A survey conducted by Deloitte indicates Millennials are not as dedicated to one company as their Boomer or Gen Xer predecessors. The survey indicates that more than 40% of millennials think they will leave their current jobs in less than 2 years. Less than 30% have a desire to be in the same job for more than 5 years. This survey also underscores that millennials want to work for companies that offer flexible work environments and have diverse management teams.

Generation Z

Generation Z is the newest to the marketplace and is composed of individuals born after 1997. This generation is known as living a very digitized life, with a huge focus on gaming and social media.

They are known to be able to process information very quickly and are extremely flexible. Even though they are young, they truly value what they have to offer and want their voices to be heard.

Pros & Cons of Millennials, Gen Xers, & Boomers

Each generation has their pros and cons. Understanding each of these is critical to everyone working well together.


Boomers have wisdom and experience in the workplace that is invaluable. They often have the benefit of living through the history of an organization and know how not to do things. They believe in face to face meetings and have some of the best interpersonal relationship skills. It’s safe to say that most of their work was done without the help of a Zoom call.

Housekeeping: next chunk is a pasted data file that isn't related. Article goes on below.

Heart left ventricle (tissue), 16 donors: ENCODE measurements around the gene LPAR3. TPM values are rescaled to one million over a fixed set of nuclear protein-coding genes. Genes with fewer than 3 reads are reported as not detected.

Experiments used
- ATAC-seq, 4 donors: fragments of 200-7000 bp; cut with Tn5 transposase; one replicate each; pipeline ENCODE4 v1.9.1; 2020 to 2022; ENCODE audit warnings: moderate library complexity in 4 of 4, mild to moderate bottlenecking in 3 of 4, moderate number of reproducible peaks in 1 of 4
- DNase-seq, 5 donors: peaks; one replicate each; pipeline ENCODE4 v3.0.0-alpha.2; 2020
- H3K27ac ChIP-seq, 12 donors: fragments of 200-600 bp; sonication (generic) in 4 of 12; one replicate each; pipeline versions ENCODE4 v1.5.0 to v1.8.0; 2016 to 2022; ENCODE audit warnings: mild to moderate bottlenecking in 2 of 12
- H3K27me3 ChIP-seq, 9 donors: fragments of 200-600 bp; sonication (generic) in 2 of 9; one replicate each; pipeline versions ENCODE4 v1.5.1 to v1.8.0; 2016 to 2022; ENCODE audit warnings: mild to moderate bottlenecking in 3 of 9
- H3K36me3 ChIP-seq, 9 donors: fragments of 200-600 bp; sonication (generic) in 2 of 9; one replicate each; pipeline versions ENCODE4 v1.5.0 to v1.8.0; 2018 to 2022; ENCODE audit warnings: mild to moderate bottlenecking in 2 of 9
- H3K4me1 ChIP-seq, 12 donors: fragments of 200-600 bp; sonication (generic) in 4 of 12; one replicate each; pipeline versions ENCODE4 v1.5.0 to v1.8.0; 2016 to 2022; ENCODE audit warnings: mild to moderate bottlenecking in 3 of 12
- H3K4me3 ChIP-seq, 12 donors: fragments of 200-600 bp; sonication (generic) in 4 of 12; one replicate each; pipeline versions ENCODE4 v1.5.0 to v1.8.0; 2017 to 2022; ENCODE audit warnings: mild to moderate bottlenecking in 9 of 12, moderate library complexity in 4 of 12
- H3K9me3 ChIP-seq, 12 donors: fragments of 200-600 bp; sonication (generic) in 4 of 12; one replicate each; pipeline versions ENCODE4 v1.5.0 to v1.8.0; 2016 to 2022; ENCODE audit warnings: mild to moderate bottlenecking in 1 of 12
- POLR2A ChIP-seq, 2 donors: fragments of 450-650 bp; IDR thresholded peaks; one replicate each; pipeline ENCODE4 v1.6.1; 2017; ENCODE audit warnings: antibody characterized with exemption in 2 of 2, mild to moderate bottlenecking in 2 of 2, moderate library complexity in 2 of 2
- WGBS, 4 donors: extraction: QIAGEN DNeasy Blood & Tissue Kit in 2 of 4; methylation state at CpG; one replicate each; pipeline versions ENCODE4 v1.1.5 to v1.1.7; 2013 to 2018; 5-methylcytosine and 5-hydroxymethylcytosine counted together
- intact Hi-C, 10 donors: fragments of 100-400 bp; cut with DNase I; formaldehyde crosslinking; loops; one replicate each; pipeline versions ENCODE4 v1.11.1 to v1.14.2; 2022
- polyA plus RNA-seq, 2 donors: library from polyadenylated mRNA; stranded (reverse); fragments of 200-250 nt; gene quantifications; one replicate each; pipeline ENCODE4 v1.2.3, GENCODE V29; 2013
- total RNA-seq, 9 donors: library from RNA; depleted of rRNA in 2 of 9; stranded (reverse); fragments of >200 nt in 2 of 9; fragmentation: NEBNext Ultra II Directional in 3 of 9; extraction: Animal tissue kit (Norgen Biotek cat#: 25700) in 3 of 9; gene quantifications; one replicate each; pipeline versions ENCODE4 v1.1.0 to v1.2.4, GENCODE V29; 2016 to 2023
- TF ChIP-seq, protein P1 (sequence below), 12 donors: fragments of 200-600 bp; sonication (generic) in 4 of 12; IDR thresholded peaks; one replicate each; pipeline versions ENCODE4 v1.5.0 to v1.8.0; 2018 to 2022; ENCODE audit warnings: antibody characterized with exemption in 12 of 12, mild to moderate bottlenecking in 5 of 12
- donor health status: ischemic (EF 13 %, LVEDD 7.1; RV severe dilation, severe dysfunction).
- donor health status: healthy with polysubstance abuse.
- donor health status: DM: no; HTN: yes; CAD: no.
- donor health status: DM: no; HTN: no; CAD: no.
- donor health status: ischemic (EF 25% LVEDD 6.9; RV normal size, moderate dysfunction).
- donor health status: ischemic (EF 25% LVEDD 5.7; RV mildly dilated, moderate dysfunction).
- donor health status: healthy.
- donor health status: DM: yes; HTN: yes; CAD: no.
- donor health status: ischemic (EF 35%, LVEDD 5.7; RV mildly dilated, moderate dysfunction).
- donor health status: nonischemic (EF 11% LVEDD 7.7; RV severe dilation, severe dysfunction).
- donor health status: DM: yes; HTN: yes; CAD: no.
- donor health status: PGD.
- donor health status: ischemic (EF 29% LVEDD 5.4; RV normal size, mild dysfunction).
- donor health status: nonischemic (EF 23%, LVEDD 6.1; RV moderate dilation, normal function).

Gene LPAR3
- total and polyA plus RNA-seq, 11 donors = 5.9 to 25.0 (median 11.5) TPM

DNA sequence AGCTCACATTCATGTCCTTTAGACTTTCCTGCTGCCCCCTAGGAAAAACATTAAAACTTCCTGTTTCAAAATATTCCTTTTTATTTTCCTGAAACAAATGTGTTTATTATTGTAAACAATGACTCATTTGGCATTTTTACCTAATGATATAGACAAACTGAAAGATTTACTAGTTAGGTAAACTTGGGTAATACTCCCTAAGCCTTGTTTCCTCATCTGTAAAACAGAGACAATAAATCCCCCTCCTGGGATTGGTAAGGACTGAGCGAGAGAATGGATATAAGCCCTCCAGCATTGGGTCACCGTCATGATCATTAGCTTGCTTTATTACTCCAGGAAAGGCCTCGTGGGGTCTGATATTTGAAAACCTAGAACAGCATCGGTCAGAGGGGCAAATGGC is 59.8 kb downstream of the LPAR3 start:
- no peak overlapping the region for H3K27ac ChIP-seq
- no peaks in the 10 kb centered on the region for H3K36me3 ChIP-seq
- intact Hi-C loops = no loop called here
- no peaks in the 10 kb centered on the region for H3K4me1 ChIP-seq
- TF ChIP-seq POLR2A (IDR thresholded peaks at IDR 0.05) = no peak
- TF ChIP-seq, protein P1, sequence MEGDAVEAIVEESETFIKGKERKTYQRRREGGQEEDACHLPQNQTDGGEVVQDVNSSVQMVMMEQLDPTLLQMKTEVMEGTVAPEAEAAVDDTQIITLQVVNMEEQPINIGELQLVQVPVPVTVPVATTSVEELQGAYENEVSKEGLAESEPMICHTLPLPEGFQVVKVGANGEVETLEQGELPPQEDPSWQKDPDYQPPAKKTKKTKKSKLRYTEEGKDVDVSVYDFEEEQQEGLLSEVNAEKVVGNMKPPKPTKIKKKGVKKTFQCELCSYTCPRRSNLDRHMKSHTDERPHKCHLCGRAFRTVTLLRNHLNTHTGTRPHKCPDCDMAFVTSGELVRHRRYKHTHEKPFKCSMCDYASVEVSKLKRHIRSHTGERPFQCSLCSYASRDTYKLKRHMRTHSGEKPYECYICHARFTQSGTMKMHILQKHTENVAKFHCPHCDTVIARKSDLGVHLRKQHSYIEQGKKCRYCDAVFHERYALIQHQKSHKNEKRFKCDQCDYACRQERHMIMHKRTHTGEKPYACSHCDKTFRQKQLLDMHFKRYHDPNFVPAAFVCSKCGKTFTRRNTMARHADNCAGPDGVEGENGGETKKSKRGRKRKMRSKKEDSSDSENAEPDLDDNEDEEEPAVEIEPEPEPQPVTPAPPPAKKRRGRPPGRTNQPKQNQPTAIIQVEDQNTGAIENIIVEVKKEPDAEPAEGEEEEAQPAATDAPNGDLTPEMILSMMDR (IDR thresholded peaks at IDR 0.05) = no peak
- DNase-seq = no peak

A con is that they don’t always move as quickly or fluidly as their Millennial counterparts, which can be frustrating to their younger team members. They may also not be as skilled with technology, albeit some of them will surprise you.

Gen Xers

According to Forbes, most Gen Xers are highly educated, and an astounding 55% are founders of startups. Not too shabby for the forgotten generation! Gen Xers are accustomed to figuring things out as they go and don’t seek or receive lots of feedback along the way. It makes sense that they are comfortable with trail-blazing.

They don’t feel the need to be attention-grabbers and have done well for themselves in balancing caring for themselves, their children and aging parent(s).

This generation tends to be less satisfied with upper management and values getting things done quickly, which can translate to less willingness to work overtime.


Millennials want to make an impact in the world. They need and want to feel empowered to do so. They are big fans of consistent feedback and appreciate managers that act more like coaches than bosses. A big tip for working with Millennials: ask questions versus giving specific orders or directions. You will find that they are more responsive to this approach.